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After a lengthy hiatus, cruise lines are finally setting sail once again in South Florida. But with COVID-19 still on everyone’s mind, passengers are facing a much more rigorous set of safety precautions.
Bahamas Paradise Cruise Lines has resumed operations at Riviera Beach’s Port of Palm Beach, making it the first cruise line to launch out of Palm Beach County since the pandemic restrictions began.
Setting sail for the first time in 16 months, the cruise line made its return on Saturday night with a two-night trip to the Bahamas. The ship returned Monday morning and was back on the water later that afternoon for another two-night cruise, with over 400 passengers on board.
Monday’s busy activity gave one of the first glimpses of new safety precautions as cruise lines adjust to the pandemic.
Francis Riley, chief commercial officer for Bahamas Paradise Cruise Lines, said they instituted a “rigorous” set of new procedures in order to comply with CDC guidelines.
While the cruise line isn’t requiring vaccinations, all passengers must pass a rapid COVID-19 antigen test before being allowed into the terminal. Non-vaccinated passengers must also present a negative COVID-19 test within the previous three days. The tests are conducted at a nearby parking lot, allowing passengers to remain in their car while they wait for the results.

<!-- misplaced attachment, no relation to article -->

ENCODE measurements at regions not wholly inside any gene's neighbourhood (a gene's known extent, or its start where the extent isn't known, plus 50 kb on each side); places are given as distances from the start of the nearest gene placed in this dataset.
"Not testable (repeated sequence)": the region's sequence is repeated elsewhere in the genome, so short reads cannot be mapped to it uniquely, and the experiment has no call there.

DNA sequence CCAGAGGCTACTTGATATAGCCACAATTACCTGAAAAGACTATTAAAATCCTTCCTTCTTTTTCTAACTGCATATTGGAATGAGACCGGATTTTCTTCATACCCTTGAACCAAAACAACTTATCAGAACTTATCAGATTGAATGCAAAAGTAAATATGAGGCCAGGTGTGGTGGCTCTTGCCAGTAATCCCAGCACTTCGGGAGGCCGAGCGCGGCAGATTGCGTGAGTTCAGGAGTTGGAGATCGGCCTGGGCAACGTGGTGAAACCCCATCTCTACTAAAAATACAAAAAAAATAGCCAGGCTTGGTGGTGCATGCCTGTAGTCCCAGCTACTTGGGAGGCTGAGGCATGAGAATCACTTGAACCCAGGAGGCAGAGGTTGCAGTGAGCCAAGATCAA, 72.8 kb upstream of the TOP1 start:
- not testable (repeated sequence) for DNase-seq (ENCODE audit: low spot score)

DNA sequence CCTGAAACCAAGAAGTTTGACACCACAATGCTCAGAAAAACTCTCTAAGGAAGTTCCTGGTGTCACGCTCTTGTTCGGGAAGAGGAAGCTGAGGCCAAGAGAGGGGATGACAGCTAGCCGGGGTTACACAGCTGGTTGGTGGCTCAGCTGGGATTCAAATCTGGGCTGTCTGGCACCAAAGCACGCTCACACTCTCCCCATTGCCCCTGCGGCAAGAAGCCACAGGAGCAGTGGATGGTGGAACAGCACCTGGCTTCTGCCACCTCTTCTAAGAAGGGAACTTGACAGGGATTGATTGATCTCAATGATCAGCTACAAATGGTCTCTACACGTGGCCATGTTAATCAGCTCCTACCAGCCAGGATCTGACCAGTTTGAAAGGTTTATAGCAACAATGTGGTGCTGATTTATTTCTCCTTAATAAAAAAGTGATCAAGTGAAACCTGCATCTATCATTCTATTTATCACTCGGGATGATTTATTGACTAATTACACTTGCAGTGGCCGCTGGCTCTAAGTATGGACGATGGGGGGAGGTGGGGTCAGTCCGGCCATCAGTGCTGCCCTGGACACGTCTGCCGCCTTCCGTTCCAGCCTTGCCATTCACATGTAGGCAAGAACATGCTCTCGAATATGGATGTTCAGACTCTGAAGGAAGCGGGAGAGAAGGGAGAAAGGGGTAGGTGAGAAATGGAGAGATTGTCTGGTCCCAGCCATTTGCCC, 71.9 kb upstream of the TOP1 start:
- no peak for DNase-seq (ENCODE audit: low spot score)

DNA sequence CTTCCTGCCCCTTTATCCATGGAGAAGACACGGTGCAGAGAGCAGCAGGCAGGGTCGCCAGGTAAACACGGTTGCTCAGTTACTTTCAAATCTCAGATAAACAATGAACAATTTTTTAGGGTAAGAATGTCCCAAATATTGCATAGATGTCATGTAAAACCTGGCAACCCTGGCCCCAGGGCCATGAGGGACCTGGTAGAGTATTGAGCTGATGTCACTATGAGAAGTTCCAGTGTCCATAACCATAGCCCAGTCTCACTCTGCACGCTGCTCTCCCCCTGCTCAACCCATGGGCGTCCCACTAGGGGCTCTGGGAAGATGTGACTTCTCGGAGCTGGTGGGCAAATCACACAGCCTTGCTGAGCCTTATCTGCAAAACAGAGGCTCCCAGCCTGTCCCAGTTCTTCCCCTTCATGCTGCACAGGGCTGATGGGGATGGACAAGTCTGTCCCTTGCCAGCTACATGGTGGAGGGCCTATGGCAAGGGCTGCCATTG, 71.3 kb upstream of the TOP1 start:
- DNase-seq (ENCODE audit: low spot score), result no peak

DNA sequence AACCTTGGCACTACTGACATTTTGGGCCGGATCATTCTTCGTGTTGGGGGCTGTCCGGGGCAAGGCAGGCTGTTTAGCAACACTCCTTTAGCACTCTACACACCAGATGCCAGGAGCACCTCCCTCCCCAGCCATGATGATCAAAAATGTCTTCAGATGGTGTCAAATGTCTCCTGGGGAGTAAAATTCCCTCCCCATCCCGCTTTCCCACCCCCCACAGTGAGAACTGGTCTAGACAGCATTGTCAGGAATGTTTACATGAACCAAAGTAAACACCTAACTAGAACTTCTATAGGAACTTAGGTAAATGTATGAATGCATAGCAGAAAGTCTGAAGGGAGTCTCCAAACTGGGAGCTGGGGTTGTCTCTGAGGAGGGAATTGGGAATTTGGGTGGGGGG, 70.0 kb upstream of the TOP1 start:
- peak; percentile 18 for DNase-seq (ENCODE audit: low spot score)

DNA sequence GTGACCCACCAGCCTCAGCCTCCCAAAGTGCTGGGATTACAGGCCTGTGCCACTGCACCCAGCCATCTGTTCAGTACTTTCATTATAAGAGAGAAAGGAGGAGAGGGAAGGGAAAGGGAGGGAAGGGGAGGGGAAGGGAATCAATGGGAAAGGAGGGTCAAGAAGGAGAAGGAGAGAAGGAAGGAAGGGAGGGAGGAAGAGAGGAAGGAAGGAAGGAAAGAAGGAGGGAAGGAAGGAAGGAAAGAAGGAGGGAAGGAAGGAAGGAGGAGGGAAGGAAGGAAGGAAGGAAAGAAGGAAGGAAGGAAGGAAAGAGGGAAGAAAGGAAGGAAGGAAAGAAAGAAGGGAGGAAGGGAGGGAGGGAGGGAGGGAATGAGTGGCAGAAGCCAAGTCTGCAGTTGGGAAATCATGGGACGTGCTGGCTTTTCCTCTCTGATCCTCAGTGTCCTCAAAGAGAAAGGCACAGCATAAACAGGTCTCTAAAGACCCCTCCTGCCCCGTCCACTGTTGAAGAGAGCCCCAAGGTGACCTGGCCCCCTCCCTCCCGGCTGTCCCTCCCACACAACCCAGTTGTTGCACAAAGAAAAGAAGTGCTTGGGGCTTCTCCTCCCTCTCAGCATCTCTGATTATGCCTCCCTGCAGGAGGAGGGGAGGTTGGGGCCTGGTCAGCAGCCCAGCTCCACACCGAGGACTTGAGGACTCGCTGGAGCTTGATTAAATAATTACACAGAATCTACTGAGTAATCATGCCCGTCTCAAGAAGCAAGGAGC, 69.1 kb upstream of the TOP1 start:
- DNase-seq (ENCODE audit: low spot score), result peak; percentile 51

Once on board, passengers are required to wear masks while inside but can remove their facial coverings when out on the deck. Additionally, all crew members are vaccinated.
While the ship can hold about 1,300 to 1,500 people, Riley said they plan to stay around 400 people “for a little bit” as they work their way back.
“We’re controlling it,” Riley said. “We’re going to be building slowly.
“We could sail full if we wanted to, but we don’t think that’s the right thing to do. We want to be cautious of bringing people slowly into the process.”
With cruises having been docked for over 16 months, Riley said they also want to navigate through any “rustiness” from the layoff and become fluent with the new guidelines.